Chicken Soup with Matzo Balls

Servings: 10-12

Ingredients

For the Soup

  • 1 (4-5) pound whole chicken
  • 3 medium yellow onions, peeled and quartered
  • 3 turnips, peeled and quartered
  • 6 carrots, peeled and roughly chopped (or substitute 1 lb. baby carrots)
  • 5 celery stalks with greens, roughly chopped
  • 2 bay leaves
  • About 10 fresh parsley sprigs
  • 1/4 teaspoon celery seed
  • 1-2 tablespoons chicken bouillon powder (preferably kosher, such as Osem Chicken Style Consommé Instant Soup and Seasoning Mix)
  • Salt
  • White pepper

For the Matzo Balls

  • 1 box Streit's Matzo Ball Mix (2 bags of matzo mix)
  • 1/2 cup vegetable oil
  • 4 large eggs

For Serving

  • 4 carrots, peeled and cut on the diagonal into 1-inch pieces
  • 1/4 cup freshly chopped parsley or dill

Instructions

For the Soup

  1. Place the chicken, onions, turnips, carrots and celery in a large 12-quart stock pot and add enough water to fill the pan almost to the top, 6-8 quarts. Bring to boil. Let the soup boil gently, uncovered, for 20 minutes, skimming off any froth or scum as it forms. Reduce the heat to low and add the bay leaves, parsley sprigs, celery seed, 1 teaspoon of salt and 1/4 teaspoon white pepper. Cover and simmer 3-1/2 hours more. (Note: if you want to use the chicken in the finished soup or for another purpose, remove the chicken from the soup after 90 minutes, pull the meat off the bone and return the carcass to the pot.) Let the soup cool on the stovetop until the pot is no longer hot; then place the soup pot in the refrigerator overnight.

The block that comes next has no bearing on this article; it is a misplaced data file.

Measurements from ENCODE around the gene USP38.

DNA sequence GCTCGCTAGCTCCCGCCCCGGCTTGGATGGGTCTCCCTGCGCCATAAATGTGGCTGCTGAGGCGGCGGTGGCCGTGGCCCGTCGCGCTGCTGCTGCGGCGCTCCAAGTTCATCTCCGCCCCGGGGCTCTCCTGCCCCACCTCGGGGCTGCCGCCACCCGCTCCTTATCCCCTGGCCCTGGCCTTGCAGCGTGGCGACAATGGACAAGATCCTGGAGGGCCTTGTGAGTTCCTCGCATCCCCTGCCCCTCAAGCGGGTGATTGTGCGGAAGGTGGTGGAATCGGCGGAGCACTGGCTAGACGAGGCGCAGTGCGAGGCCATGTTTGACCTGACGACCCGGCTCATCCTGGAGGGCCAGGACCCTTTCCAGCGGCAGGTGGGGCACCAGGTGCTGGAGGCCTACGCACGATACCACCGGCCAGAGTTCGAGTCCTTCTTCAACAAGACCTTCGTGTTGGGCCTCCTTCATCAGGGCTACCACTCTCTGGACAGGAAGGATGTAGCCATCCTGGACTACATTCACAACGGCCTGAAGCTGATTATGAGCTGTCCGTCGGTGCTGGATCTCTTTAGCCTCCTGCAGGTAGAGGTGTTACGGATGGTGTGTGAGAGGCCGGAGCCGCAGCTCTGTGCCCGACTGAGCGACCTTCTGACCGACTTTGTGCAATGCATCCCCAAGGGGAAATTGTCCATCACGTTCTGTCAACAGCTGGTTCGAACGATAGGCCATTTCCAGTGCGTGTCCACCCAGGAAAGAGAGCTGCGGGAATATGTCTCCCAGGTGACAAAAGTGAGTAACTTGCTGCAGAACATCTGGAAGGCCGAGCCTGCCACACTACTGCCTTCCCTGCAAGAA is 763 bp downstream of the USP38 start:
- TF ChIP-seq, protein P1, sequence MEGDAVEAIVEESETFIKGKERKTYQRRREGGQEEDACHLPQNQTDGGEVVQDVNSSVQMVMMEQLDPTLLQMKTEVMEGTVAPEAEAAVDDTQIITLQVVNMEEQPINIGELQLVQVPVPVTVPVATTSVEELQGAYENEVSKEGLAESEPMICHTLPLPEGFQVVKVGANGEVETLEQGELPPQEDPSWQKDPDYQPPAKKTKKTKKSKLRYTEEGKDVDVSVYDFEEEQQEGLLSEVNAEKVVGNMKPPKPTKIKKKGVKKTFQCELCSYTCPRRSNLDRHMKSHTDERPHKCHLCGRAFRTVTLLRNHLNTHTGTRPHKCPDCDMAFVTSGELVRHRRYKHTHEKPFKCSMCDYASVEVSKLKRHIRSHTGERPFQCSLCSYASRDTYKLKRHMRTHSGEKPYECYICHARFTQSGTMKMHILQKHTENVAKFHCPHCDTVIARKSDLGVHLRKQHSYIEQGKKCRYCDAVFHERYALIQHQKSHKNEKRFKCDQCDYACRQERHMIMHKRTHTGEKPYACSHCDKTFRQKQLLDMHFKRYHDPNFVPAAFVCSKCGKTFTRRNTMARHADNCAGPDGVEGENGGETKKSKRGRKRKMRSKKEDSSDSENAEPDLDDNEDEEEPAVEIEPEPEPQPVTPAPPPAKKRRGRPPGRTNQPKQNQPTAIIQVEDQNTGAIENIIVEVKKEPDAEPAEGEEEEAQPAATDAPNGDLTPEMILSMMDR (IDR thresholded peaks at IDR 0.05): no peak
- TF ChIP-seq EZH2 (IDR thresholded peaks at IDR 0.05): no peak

2. The next day, remove the pot from the refrigerator and skim most -- but not all -- of the fat from the surface of the soup. Using tongs, remove the chicken from the soup and discard. Place a colander over a large bowl or pot, and pour the soup through the colander to strain out all the vegetables. Discard the vegetables (they will be too mushy to serve with the soup). Place a fine mesh strainer over a smaller soup pot and strain the soup again to be sure the broth is clear. Discard the remaining solids. Refrigerate or freeze until ready to serve.

For the Matzo Balls

  1. Follow the instructions on the package to combine the oil and eggs in a large bowl. Stir in the package ingredients and let sit for 15 minutes.
  2. Meanwhile, bring a large pot of water to a boil. Wet your hands and gently roll the mixture into walnut-sized balls (do not compact!). Drop the matzo balls into the boiling water. Bring back to a boil, then cover with a tight fitting lid and simmer for 30 minutes. Use a slotted spoon to transfer the matzo balls to a large plate or tupperware container. Let cool to room temperature, then cover and refrigerate until ready to serve. (Note: if you're making the matzo balls at the last minute, you can transfer them right from the boiling water into the chicken soup.)

For Serving

  1. Bring the soup to a simmer. Add the chicken bouillon powder, along with more salt and pepper to taste. (The amount of seasoning you add will depend on your personal preference and on how much water you used. I like a well-seasoned soup, so I add about 2 tablespoons of bouillon powder, 2 teaspoons salt and 1/4 teaspoon pepper -- just add the seasoning gradually, tasting as you go, until the soup tastes flavorful.)
  2. Add the carrots and cooked matzo balls and simmer until the carrots are cooked and the matzo balls are hot throughout -- both are ready when they float to the surface. Ladle the soup into bowls and sprinkle with fresh parsley or dill.